A: Men might feel a sense of power, maybe depends upon the upbringing, due to the cultural differences. It is a combination of a lot of things. I won't say loneliness because it just trivializes the matter. I would say its toxic masculinity that breeds inside the locker room culture which is a lot damaging to the new young players who look up to these kingpins who are the top athletes in ice hockey in Sweden. They are the cool, good-looking ones who boast about the number of girls they might have had swooned or fucked, talk about girls in a sexual way. The youth look up to these men and feel a sense of "I should have it too or done it too". They follow this toxic mentality and we get to see how these men talk about rape in general. I won't put it all on upbringing because I have seen "strong, well-spoken, feminist" women who have tried their best to raise their sons and have got assholes in return. There are countries where women don't feel the same authorities as in other countries. If it is seen that women are offered roles not something more than a small job position or doing their duty as a mother, the society can come to see women fitting only these roles and not including them into other opportunities. Also, earlier Disney movies, what's up with them? Sleeping beauty- the girl's in coma but a prince can come save her only via a kiss which is unconsensual. Rapunzel waiting to be saved by prince charming while she plays the damsel-in-distress. What image are these characters portraying the kids? These are damaging in ways that we aren't even aware of.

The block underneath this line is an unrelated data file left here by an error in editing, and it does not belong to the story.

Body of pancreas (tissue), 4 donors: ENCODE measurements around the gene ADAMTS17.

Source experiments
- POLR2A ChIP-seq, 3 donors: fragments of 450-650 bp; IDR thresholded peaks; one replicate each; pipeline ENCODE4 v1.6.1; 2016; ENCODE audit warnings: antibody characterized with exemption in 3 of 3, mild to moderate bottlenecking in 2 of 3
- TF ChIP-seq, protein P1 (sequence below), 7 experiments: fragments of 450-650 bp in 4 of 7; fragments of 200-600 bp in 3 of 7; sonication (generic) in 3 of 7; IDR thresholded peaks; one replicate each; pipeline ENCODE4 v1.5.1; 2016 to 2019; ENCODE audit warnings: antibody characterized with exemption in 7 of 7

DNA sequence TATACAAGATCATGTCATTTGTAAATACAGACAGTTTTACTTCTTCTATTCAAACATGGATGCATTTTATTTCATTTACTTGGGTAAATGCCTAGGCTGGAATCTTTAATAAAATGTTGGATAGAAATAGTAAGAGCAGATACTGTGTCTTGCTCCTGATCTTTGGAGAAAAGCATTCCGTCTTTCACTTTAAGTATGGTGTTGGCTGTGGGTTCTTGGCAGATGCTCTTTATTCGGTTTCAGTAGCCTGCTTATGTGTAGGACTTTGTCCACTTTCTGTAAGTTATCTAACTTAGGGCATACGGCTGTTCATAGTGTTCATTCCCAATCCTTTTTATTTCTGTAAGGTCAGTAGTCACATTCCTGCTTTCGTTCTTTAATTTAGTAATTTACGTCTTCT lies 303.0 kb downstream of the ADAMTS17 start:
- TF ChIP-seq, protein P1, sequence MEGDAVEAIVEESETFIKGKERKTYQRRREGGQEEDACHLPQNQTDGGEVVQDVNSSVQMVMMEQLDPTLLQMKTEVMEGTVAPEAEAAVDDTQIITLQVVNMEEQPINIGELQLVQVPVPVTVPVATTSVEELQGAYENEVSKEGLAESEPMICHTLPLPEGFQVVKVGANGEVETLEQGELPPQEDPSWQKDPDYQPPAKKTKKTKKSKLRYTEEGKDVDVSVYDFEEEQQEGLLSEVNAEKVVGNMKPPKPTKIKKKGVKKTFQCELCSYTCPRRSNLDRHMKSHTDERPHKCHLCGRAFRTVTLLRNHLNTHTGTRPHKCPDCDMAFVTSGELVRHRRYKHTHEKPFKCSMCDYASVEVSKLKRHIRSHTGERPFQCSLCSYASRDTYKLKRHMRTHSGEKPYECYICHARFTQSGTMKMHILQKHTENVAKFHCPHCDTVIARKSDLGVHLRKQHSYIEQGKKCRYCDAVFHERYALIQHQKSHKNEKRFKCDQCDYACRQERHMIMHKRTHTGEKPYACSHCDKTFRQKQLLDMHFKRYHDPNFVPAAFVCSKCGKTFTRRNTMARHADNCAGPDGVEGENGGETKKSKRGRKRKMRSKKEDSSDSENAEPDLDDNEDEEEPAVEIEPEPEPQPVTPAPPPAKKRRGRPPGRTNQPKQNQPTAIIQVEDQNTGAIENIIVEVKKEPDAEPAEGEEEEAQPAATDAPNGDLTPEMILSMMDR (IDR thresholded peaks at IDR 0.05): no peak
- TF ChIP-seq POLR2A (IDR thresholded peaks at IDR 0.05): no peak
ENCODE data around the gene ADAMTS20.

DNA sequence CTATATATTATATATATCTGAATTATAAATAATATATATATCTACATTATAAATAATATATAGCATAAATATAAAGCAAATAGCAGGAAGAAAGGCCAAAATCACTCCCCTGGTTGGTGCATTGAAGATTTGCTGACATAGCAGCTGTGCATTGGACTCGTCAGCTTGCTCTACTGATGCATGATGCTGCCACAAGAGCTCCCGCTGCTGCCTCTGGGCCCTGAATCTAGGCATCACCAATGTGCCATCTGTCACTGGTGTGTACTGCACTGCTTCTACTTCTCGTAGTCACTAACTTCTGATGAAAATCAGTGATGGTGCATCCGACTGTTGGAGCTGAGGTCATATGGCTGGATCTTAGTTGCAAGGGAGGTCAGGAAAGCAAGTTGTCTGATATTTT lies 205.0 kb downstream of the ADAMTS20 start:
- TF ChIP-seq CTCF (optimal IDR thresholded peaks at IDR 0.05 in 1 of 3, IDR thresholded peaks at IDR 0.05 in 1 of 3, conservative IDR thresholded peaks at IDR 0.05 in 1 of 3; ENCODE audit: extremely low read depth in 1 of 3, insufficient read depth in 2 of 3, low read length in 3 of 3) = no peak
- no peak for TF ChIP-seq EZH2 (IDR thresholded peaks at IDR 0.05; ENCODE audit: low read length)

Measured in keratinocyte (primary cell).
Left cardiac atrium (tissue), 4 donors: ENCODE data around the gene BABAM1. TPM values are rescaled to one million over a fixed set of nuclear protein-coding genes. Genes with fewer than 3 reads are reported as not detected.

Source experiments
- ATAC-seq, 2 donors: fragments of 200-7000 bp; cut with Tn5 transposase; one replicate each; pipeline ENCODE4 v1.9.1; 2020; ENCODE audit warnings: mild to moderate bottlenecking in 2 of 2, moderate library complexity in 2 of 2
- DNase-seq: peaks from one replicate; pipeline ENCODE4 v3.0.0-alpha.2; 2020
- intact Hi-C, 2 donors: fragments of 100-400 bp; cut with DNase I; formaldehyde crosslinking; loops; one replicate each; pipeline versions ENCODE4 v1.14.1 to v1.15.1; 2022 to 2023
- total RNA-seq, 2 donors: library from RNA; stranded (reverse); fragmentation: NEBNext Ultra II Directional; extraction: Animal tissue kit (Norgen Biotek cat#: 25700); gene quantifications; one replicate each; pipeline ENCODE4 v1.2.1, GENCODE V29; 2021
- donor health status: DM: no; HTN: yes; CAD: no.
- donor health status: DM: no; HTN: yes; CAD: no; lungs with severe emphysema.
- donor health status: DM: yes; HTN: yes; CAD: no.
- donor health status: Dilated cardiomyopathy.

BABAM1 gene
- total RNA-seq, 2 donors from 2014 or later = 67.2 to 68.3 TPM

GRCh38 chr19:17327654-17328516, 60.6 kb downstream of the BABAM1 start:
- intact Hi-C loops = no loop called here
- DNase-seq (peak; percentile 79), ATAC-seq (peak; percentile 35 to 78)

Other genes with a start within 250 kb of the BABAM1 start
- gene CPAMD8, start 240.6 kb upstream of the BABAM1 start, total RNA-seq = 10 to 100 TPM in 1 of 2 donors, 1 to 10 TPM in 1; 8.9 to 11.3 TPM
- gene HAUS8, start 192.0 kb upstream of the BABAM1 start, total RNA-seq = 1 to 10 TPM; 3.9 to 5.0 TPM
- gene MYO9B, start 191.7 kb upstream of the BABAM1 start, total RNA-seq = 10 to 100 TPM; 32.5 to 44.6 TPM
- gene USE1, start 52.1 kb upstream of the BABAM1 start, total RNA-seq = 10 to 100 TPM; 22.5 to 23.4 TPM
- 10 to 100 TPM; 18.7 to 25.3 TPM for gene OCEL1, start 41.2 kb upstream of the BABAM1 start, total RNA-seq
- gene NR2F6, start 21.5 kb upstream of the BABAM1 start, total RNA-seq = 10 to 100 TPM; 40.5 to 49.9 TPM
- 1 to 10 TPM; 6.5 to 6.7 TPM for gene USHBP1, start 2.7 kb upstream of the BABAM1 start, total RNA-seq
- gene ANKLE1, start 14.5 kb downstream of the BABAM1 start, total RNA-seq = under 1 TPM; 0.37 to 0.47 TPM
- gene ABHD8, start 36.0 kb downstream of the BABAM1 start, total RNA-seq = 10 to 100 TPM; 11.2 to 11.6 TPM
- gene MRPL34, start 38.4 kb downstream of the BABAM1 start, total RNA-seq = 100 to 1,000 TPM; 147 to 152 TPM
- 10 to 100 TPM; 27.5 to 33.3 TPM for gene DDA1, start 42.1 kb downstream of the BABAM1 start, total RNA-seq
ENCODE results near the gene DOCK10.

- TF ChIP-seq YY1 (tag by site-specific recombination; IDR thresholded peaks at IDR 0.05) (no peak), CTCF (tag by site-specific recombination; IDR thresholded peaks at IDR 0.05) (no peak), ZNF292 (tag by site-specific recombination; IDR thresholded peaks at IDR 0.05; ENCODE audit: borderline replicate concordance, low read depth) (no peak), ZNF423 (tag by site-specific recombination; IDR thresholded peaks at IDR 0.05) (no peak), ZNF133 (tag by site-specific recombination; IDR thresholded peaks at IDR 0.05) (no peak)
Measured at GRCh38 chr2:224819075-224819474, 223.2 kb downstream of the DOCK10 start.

Q: Tell me about a specification/feature of the app.

A: We have been pondering over the features a lot. We have 2 features as of now which we consider the main ones-

  1. Panic button- If one presses it, a notification will go to the person's family and friends and even to other app-users. This function needs to increase the networking through in-app invites for people to come join the app.

  2. Rating and reviewing system- to bring in the real change by listening to each women's real-life experiences in the night clubs to increase awareness and unfortunately relatability to make informed decisions.

There will be a tracking and location sharing feature using heatmaps as well which will give out information on different areas and venues to know if they are conventionally safe or unsafe areas. The aim is for women to be listened to because safety is personal. I might not feel threatened for real about the war in Ukraine while sitting here in Sweden but I know the world is becoming increasingly unsafe. The fear is rational and can instill societal changes. We need to be able to quantify safety based on crime rates stats. If all come together then it will be easier for the stakeholders to get convinced to make changes and act accordingly to make it safe in the long run. If women protest against visiting night clubs, they would be forced to make themselves a safe place to regain trust again. It is easy to fool people into feeling safe, but are they actually safe? This is what we need to tackle while developing our app and can be done through an active review system. We also need clubs to sign up on this app.

Q: What were your learnings while working on this app?

A: I didn't quite expect it but clubs in Scandinavia are actually interested in this app idea and stakeholders want to improve and change. Not sure at a global scale.


Q: Any other instances that sparked this idea in you?

A: Jitte: The incident didn't happen to me. I can just imagine a problem but until I face it I wont be able to know its many effects and nuances as the problem's still far away from me and I won't break my back for it. Sweden is a super white country and for me to be a black individual is sometimes tough and I tell my mom who is white, she gets it but only till a certain extent, she doesn't really get it. It is important coming up with these stories- not necessary bad ones- to cover diverse stories and opinions. After talking to a team which is super important, we immediately wanted to start working on the idea.